The latest version of Office will only work on OS X when it's released this fall. While Microsoft hasn't set pricing yet, it plans to offer the productivity suite for $149 to Office 2001 users. Purchasers of Word + Entourage 2001 Special Edition are also eligible for the rebate.
The arrival of a robust OS X-native version of Office would be a big milestone as the Mac platform migrates to the new operating system. One of the things preventing many users from switching to OS X has been the lack of essential, widely used applications, such as Office or graphics and design products from Adobe and Macromedia, that have been rewritten to take advantage of the OS's features. If Office 10 for OS X is well-received when it ships this fall, it could convince Mac users who've balked at installing the new OS to take the plunge.
A Plethora of Products
Internet Explorer is already available for OS X, at least in beta form. But a finished version of the native Internet browser will be included with OS X 10.1; that update is set to ship in September. The browser will include Carbonized browser plug-ins and support for Java. An update to Internet Explorer for Mac OS 8 and 9 users is also set for September; it will include enhancements to the browser's Tasman rendering engine.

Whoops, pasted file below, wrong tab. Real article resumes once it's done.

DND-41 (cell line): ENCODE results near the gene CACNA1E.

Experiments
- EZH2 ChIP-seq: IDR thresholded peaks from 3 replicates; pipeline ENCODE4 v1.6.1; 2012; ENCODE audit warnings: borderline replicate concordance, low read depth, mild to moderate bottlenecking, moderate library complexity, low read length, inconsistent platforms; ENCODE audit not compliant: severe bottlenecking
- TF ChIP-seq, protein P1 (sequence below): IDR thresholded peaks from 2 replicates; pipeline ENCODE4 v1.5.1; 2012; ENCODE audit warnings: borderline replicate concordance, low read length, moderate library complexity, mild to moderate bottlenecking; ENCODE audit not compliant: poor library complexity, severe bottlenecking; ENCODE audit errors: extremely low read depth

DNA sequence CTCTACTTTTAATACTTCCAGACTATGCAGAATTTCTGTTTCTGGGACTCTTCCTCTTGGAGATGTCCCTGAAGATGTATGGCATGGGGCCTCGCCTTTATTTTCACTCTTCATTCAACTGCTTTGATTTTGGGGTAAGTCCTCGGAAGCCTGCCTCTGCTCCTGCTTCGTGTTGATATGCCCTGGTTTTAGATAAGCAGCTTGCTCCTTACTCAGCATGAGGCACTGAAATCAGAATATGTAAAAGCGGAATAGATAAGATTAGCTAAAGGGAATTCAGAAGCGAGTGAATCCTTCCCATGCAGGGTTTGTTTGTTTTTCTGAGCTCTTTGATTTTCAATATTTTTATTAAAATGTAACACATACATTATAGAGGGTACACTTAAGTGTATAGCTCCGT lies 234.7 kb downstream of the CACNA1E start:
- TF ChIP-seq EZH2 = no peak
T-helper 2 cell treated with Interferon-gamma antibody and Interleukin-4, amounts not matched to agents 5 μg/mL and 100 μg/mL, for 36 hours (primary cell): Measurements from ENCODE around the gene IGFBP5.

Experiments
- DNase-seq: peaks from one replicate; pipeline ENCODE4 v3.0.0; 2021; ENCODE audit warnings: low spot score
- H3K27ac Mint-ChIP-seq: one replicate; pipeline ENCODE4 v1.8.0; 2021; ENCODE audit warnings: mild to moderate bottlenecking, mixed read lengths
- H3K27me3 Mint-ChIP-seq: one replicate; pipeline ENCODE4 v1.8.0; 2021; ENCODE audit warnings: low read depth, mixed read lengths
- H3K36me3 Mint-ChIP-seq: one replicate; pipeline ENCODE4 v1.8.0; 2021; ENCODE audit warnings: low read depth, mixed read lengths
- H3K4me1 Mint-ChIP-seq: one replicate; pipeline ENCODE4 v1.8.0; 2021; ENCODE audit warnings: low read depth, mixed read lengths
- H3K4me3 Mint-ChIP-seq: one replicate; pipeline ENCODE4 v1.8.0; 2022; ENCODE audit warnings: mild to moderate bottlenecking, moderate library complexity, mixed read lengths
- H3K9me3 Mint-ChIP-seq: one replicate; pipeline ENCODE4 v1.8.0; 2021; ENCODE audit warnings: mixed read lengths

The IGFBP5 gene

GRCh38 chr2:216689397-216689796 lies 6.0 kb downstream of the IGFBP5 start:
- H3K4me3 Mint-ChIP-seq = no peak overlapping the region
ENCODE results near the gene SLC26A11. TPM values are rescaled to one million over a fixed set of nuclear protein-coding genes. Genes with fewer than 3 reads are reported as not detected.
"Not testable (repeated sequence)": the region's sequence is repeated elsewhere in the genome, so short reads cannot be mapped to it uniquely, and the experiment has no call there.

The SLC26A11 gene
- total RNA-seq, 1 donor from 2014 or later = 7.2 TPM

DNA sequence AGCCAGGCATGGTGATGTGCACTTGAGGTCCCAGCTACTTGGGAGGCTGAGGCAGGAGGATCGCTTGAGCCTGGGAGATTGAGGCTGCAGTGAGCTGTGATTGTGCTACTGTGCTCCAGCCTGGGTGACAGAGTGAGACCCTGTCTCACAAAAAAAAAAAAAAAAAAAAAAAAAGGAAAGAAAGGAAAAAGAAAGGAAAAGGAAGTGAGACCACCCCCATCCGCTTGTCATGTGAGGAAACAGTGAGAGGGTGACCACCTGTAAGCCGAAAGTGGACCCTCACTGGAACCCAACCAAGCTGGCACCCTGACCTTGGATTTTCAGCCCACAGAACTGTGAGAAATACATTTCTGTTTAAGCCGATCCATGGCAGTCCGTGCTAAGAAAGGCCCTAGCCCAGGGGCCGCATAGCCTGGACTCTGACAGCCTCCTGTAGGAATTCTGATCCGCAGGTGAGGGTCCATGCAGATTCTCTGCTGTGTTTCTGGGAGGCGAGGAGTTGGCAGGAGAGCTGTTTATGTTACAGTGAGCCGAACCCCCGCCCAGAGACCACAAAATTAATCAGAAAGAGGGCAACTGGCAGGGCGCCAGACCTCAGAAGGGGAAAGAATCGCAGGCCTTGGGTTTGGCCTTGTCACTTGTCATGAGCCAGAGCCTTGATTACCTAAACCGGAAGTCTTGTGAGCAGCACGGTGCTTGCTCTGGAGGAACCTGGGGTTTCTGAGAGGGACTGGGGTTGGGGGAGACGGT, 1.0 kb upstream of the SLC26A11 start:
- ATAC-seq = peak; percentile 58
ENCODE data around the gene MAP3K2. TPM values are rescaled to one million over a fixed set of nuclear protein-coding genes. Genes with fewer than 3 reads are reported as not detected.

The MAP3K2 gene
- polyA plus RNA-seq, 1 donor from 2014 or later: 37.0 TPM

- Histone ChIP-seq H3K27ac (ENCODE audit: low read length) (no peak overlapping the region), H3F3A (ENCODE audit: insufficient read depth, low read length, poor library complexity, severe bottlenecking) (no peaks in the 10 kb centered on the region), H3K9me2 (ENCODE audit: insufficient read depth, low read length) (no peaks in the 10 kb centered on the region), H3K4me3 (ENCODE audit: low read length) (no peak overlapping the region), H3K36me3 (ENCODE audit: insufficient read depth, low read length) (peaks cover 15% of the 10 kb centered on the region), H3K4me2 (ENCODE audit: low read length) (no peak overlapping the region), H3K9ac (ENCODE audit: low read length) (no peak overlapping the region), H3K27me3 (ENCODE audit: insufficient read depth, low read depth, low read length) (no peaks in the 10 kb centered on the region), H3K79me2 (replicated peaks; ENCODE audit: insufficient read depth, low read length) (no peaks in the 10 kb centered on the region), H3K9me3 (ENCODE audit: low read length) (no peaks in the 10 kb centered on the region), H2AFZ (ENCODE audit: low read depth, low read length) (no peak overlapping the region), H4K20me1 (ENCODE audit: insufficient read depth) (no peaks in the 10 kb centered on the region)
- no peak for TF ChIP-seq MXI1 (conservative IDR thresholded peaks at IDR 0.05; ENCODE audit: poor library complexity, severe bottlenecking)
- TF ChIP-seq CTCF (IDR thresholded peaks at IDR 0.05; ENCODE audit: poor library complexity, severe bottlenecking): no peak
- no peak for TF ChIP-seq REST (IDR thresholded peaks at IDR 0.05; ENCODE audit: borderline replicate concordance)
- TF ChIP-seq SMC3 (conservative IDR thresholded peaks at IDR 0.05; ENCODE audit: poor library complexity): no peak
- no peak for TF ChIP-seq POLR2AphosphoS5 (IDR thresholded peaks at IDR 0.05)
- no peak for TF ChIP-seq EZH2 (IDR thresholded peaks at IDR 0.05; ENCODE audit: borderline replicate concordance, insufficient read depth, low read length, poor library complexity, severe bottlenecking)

The Microsoft keynote also previewed an OS X version of Windows Media Player. The Carbonized application will support Windows Media Digital Rights management, which Microsoft says will give Mac users greater access to audio and video on the Web. The free download should be available in the fall.
The other product profiled by Microsoft Thursday -- MSN Messenger 2.0 -- is available now. The instant-messaging application has been Carbonized, though it will run on OS 8 and later, as well.
To show off the full array of Microsoft's Mac offerings, Browne displayed a product grid that organized each application into categories such as software for productivity, business communication, and personal communication. There was a slot for each of the products showcased Thursday as well as Outlook, the messaging and collaboration client recently released for the Mac.
Noticeably missing from Browne's product grid, however, was Outlook Express, the free e-mail client. Ryan says the future of Outlook Express -- including whether the application will be updated to run natively in OS X -- is under discussion. "The focus is on Office tools and getting them to X," he said.